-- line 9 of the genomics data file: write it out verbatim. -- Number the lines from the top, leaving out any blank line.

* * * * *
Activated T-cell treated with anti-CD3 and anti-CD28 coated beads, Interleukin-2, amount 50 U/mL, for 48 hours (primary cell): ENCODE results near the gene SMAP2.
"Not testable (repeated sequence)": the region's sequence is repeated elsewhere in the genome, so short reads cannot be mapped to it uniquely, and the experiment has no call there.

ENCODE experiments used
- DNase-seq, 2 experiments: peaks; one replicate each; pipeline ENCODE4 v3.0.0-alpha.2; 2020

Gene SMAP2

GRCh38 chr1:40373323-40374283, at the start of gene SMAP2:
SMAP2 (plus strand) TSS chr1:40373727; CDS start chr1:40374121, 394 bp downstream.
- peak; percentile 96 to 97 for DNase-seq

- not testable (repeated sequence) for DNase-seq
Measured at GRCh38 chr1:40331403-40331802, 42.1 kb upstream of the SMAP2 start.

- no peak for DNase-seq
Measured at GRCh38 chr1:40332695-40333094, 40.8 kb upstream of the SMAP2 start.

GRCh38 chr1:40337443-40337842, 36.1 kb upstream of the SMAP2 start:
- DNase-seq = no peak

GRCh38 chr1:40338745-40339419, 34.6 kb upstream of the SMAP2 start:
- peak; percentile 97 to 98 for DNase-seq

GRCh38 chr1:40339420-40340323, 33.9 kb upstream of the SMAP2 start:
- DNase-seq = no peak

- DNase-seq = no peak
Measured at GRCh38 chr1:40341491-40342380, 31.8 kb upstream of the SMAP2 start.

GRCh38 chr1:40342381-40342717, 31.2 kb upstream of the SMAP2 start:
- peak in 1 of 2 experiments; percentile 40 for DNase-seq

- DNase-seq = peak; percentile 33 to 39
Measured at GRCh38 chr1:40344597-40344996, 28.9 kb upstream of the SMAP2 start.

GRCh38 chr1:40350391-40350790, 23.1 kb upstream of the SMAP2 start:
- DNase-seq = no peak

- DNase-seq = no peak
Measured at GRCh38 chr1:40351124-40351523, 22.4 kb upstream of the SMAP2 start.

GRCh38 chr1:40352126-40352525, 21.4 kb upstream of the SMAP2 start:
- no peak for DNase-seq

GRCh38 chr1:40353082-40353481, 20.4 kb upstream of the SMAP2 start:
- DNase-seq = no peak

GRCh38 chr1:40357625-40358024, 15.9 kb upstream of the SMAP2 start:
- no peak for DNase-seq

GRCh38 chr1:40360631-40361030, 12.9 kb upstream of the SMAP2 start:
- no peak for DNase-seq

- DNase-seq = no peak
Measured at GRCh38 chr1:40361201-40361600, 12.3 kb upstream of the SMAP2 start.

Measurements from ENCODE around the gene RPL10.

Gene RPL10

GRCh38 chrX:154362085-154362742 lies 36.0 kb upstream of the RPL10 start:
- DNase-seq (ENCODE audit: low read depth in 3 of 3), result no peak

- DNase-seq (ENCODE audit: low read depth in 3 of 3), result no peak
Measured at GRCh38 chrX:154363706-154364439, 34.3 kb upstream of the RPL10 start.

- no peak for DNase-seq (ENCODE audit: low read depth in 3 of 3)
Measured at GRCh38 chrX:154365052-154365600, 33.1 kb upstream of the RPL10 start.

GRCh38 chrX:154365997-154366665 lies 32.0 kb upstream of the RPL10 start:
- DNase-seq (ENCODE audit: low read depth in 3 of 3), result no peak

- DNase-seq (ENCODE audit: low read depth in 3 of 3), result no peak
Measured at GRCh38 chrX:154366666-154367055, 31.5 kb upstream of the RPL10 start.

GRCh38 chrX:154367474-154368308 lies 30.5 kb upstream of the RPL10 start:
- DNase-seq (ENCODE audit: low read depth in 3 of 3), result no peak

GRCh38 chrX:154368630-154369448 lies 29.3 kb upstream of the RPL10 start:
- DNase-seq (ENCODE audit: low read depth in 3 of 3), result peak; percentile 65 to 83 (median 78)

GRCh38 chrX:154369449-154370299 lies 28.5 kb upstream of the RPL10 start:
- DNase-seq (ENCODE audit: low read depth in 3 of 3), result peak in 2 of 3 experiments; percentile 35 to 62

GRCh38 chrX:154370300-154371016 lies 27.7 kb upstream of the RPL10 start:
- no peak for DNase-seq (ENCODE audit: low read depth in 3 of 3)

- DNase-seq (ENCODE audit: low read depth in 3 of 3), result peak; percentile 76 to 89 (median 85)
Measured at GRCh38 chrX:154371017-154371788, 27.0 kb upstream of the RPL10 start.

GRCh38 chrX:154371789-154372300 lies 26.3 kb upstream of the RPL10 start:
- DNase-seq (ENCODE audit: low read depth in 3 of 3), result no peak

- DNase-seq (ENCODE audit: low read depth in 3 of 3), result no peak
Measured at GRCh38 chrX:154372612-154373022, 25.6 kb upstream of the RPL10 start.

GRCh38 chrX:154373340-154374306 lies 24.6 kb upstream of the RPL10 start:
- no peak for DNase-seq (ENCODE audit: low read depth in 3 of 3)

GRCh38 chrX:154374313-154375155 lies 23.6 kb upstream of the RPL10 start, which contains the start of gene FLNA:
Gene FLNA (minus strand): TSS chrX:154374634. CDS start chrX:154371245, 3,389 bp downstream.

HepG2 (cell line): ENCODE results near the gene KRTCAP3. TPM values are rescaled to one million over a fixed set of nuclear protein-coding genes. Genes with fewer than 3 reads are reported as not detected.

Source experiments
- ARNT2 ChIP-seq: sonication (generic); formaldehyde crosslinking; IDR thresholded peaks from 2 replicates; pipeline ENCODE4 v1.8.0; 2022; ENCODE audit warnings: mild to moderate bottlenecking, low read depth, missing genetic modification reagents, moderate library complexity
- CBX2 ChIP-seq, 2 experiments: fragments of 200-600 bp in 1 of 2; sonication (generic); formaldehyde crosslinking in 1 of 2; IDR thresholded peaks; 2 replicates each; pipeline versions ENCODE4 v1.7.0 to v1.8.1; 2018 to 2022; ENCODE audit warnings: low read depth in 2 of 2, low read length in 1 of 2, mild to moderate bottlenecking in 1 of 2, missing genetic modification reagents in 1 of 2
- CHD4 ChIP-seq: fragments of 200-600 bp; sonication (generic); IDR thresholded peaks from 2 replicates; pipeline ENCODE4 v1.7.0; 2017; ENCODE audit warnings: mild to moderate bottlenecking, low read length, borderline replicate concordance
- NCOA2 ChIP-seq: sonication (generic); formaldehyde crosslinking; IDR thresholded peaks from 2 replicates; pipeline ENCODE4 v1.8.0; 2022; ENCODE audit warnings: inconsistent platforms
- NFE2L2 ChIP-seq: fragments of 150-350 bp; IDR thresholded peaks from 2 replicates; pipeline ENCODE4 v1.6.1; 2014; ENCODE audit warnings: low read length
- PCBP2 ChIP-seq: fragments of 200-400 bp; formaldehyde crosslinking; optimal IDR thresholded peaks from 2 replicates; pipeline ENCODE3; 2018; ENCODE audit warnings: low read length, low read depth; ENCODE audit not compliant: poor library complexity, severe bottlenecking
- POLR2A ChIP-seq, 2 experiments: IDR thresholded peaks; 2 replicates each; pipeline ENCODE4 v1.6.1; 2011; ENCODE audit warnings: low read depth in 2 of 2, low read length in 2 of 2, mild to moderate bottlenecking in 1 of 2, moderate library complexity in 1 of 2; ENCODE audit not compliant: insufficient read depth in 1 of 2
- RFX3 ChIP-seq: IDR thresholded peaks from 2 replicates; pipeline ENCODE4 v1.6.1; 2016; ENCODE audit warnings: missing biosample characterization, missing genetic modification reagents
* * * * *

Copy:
- not testable (repeated sequence) for DNase-seq